Barbara Gayle and Jerome Reynolds, Gleaner Writers
Citizens Action for Principle and Integrity (CAPI) is not giving up the fight to stop the Government from taking a total of $45 billion from the National Housing Trust (NHT).
Yesterday, CAPI filed a constitutional motion in the Supreme Court seeking a declaration that taking the money from the trust would amount to a breach of the Constitution.
The motion was filed by 48-year-old St James business Fitzroy Fagan, who says he is a contributor to the fund.
Notice was filed in the Supreme Court yesterday discontinuing the suit filed by Mario Harley challenging the drawdown from the fund.
The Government has indicated that the money, which is to be withdrawn in tranches of $11.4 billion over the next four years, is to be used for budgetary support.
No date has not been set for the matter to be heard before the Constitutional Court.
BREACH OF RIGHT TO PROPERTY
Fagan is contending that withdrawal of the funds from the NHT is a breach of his constitutional right to property under Section 15 of the Charter of Rights and Fundamental Freedoms.
The businessman said he has been contributing to the trust for more than 22 years and he has never received a benefit.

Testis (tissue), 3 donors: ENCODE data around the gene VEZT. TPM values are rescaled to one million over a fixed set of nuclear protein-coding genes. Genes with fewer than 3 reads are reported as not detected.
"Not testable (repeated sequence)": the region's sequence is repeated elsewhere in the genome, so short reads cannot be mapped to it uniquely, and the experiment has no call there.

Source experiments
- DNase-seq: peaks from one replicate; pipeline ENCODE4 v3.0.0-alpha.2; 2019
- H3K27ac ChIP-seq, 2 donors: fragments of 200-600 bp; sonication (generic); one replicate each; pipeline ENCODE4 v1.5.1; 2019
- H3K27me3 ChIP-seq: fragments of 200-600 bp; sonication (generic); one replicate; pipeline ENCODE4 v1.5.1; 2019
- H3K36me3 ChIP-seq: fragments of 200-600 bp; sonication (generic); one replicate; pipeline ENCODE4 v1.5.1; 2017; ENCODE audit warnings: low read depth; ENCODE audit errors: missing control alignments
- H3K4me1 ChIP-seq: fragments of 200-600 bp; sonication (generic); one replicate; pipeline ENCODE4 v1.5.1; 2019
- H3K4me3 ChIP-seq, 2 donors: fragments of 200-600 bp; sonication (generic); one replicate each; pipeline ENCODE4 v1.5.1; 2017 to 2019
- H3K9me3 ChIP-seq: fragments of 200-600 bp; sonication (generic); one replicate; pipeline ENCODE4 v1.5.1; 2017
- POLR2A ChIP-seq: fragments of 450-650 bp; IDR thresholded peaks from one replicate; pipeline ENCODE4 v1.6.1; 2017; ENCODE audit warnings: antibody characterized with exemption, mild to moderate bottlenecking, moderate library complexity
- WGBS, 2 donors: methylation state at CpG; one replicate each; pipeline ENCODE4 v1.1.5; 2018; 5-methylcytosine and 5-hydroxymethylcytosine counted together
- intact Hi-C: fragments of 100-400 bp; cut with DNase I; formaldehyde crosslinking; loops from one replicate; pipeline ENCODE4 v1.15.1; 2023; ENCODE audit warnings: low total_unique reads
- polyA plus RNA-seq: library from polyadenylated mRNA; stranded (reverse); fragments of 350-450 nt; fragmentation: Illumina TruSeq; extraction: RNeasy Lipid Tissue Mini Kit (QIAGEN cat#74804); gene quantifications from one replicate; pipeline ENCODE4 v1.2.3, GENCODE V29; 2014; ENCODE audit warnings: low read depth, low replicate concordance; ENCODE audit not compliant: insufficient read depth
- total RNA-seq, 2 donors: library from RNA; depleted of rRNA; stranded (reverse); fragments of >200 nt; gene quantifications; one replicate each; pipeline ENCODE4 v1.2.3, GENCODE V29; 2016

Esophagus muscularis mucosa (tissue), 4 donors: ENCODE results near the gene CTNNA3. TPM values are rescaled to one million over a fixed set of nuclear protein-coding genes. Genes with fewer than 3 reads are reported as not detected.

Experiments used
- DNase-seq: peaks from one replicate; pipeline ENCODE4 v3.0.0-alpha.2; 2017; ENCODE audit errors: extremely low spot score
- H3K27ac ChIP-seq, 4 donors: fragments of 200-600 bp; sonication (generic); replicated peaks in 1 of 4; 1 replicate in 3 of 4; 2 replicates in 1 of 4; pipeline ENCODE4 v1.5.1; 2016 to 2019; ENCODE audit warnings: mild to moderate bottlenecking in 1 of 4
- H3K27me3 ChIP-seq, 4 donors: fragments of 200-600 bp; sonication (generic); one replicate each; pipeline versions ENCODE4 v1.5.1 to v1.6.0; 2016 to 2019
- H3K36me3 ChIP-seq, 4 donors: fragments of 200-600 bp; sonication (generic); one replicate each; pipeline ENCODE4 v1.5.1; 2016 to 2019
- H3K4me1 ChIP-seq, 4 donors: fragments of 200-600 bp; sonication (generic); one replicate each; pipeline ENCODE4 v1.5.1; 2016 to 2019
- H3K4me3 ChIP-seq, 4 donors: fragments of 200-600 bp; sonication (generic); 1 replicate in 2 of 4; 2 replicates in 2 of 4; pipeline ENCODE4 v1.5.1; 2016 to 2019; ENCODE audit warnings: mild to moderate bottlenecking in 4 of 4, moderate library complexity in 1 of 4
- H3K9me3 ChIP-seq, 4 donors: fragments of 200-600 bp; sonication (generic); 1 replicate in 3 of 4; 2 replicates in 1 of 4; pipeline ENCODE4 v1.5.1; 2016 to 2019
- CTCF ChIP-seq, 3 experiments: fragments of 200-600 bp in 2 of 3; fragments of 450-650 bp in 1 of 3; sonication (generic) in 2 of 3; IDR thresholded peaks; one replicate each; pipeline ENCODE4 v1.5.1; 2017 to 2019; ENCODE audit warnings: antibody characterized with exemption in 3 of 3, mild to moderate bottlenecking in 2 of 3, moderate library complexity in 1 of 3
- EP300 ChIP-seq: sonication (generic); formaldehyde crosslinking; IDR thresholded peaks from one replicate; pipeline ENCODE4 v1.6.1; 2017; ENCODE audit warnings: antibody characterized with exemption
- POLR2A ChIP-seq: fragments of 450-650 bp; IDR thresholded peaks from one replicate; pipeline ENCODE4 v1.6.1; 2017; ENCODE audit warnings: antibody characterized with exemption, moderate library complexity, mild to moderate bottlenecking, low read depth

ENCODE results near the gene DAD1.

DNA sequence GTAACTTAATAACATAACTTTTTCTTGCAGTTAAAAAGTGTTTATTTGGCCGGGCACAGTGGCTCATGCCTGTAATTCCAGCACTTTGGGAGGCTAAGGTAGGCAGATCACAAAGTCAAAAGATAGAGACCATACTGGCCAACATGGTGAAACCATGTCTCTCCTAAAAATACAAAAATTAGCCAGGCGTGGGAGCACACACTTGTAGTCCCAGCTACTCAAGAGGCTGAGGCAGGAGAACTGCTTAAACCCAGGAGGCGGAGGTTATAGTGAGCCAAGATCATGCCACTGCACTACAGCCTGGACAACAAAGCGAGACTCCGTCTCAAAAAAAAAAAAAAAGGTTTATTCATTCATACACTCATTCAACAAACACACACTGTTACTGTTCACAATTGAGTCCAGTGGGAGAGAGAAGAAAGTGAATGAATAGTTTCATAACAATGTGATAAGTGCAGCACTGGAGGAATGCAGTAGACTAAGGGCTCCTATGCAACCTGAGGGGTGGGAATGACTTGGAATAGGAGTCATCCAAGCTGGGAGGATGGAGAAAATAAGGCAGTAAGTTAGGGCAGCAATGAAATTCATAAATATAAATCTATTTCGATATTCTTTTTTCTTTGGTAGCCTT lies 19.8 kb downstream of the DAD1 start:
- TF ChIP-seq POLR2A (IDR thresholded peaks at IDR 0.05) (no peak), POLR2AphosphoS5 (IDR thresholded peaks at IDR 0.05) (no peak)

He is arguing that if the NHT board hands over the money to the Government, he will be deprived of his right to his contribution.
Fagan is also seeking an injunction to bar the NHT from handing over the money to the Government.
The businessman is being represented by Hugh Wildman, who is being instructed by attorney-at-law Marvalyn Taylor-Wright.
The NHT, Minister of Finance Dr Peter Phillips and the attorney general are named as defendants.
The claim has been served on the NHT and the attorney general.
A hearing was scheduled last Friday into the first challenge but was adjourned to today.
Justice Donald McIntosh adjourned the matter after it was revealed that documents from Harley were outstanding.
It was later discovered that Harley was not a contributor to the NHT.